Vibe company platform – uscis is testing corporate data

Vibe company platform - uscis is testing corporate data

VIBE business platform

The USCIS uses the tool for certain work visas and work-based immigrant visas "Validation Instrument for Business Enterprises" (VIBE) for decision-making. Reason enough to take a closer look at the web-based VIBE database and introduce it to you.

Visa petitions submitted to USCIS have always been laborious and often drag on for months. This was not least due to written inquiries, so-called RFE’s (Request for Further Evidence) by the USCIS. Since the new US administration took office, there has been an increase in RFE’s.

What is "Validation Instrument for Business Enterprises" – short VIBE?

VIBE is a web-based database of publicly available company data (for example, annual reports, shareholder announcements) provided by the independent information service Dun and Bradstreet (D&B) is assembled and maintained. USCIS can use this database to assess certain work-based immigration visa and work visa applications (eg, E-1, E-2, and L-1) to match company data.

VIBE contains company information about:

  • business activities
  • Creditworthiness (sales volume, creditworthiness)
  • (Worldwide) number of employees
  • Business relations with other companies
  • Type of office (head office, subsidiary, independent unit)
  • Legal form (LLC, Corporation etc.)
  • Board
  • Company registration details
  • Current adress

Companies are not required to create their own VIBE profile, but are required to check from time to time to see if the corresponding record is up-to-date. If the stored data in VIBE is outdated, however, a comparison of the USCIS between the petition documents and the VIBE dataset may cause deviations. In such a case, the US Immigration Department could request additional information based on this inconsistency. Future demands due to such a discrepancy can be avoided by keeping the US company up-to-date with its VIBE profile.

What are the goals of VIBE??

When assessing visa applications or petitions, USCIS relies heavily on the submissions filed by the applicant. VIBE has created a platform designed to reduce fraud by allowing the USCIS to reconcile it. For example, in the case of an L-1 petition, it can be checked whether a link between the US employer ("petitioner") and the home society, for example in Germany, exists – because this is considered one of the essential prerequisites for a L visa.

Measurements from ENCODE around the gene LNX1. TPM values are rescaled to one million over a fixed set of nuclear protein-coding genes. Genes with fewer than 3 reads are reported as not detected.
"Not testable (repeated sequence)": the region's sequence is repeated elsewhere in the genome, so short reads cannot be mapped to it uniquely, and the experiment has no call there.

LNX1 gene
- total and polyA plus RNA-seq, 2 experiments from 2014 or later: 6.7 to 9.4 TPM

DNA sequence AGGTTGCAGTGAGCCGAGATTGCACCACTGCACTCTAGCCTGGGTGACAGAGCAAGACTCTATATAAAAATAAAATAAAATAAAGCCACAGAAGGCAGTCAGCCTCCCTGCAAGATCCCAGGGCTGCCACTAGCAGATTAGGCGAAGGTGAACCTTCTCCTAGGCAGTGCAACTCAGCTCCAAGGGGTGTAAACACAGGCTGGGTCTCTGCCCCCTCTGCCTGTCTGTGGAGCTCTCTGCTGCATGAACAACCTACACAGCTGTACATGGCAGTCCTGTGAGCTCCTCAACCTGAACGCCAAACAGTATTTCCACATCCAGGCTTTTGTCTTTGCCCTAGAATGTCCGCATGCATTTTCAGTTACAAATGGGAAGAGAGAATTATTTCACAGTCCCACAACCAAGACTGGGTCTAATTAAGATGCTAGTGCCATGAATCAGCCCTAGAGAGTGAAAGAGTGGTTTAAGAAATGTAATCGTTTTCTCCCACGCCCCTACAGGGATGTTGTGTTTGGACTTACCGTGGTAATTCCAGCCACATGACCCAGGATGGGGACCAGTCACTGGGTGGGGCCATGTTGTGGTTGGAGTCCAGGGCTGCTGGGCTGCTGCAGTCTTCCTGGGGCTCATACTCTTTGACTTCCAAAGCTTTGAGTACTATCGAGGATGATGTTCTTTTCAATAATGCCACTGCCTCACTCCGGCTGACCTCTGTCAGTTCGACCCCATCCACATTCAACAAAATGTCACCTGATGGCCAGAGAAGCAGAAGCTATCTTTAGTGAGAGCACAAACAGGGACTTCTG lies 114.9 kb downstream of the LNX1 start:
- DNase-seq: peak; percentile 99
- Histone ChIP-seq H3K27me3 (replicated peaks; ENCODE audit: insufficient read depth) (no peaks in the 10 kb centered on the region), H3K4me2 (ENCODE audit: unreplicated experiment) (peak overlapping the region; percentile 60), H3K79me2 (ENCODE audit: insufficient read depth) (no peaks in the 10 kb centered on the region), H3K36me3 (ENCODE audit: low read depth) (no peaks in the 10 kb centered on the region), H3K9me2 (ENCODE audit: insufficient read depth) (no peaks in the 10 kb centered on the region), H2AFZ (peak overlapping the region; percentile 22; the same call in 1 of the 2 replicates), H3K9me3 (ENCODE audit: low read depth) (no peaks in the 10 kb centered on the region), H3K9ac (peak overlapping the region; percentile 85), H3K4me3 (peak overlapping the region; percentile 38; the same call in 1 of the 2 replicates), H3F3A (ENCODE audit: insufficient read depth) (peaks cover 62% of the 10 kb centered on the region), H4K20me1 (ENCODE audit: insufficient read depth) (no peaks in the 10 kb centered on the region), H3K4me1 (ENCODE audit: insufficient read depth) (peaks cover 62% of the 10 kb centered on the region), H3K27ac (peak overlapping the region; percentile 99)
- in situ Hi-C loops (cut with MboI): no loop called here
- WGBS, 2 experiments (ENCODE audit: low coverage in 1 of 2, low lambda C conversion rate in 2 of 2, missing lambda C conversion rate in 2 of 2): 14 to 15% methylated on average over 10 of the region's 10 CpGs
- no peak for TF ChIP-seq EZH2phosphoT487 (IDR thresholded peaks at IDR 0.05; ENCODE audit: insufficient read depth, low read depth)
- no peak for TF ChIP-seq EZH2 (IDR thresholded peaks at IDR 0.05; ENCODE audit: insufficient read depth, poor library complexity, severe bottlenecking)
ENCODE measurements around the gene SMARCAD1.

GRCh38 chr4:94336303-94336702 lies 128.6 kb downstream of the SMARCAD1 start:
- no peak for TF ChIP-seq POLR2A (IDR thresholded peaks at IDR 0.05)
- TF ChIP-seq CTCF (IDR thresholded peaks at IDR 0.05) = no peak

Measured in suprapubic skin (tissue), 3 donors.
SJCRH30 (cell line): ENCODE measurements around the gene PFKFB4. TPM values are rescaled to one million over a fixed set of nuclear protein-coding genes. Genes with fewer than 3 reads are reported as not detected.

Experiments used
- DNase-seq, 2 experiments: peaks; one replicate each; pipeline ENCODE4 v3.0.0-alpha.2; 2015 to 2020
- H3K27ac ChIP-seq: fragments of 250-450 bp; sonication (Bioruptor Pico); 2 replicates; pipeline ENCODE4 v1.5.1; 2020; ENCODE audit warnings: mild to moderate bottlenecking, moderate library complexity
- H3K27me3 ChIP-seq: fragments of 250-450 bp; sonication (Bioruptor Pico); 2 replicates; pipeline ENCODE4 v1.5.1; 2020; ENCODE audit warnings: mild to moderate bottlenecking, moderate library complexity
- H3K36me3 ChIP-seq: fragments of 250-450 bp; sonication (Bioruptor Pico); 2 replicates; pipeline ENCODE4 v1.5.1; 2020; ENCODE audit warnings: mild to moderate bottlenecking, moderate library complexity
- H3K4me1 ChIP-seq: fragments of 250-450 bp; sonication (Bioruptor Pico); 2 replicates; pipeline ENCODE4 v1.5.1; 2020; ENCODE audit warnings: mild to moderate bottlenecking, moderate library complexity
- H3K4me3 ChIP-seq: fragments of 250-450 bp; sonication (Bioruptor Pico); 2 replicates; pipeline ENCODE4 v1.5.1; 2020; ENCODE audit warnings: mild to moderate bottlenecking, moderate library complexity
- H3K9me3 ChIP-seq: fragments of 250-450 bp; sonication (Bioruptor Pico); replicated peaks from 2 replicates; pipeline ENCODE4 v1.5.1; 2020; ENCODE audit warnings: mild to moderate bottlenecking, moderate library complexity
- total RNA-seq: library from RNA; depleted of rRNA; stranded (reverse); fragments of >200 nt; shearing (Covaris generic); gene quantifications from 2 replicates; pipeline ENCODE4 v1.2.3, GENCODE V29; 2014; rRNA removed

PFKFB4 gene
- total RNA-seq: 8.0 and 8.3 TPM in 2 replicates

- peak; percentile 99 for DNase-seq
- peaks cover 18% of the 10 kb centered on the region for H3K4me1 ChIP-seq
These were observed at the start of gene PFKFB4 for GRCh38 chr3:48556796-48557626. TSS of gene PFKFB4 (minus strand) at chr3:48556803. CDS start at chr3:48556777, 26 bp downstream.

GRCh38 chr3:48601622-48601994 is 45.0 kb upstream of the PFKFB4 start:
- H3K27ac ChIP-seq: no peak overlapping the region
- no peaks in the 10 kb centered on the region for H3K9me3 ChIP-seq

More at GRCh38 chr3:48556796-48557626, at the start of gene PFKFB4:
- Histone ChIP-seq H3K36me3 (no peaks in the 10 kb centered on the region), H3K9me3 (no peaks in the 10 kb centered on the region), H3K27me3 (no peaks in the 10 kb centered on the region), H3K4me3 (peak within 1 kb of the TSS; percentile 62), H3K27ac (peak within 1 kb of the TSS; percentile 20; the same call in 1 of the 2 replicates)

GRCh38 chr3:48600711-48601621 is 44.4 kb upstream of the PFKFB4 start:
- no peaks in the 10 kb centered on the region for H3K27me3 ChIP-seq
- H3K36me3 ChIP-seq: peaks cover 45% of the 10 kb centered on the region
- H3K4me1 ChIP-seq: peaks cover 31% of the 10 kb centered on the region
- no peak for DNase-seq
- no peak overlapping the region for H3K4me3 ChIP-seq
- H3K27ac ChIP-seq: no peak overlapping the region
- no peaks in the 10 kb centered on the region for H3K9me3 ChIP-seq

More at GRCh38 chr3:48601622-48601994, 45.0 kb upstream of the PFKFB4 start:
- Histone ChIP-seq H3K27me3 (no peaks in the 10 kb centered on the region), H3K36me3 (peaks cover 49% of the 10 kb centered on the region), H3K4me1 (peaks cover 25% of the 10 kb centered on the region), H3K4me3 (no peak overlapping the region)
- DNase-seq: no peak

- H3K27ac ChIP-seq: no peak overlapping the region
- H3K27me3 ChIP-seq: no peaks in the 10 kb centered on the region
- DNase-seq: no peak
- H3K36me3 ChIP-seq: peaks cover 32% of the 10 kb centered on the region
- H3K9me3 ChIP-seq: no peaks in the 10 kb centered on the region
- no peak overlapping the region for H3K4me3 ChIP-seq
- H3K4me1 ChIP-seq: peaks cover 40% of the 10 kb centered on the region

VIBE is relevant for the following visa categories, among others:

  • E-1 for traders and E-2 for investors
  • H-1B for highly specialized professionals
  • L-1A and L-1B for in-house transfer
  • O-1 for people with extraordinary abilities
  • Work-based green cards like EB-1 and EB-2

In the future, consulting VIBE should bring two benefits for applicants. On the one hand, the US employer should be given work to the extent that not every new petition requires the same documentation on business activities. On the other hand, there should be fewer requests from the USCIS in the form of an RFE – this saves both the applicant and the US Immigration Department time.

In order to reduce future demands of the US Immigration Department, which are based on faulty data in the VIBE, it is advisable for companies to keep their own company data in the VIBE database always up to date.

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Christina Cherry
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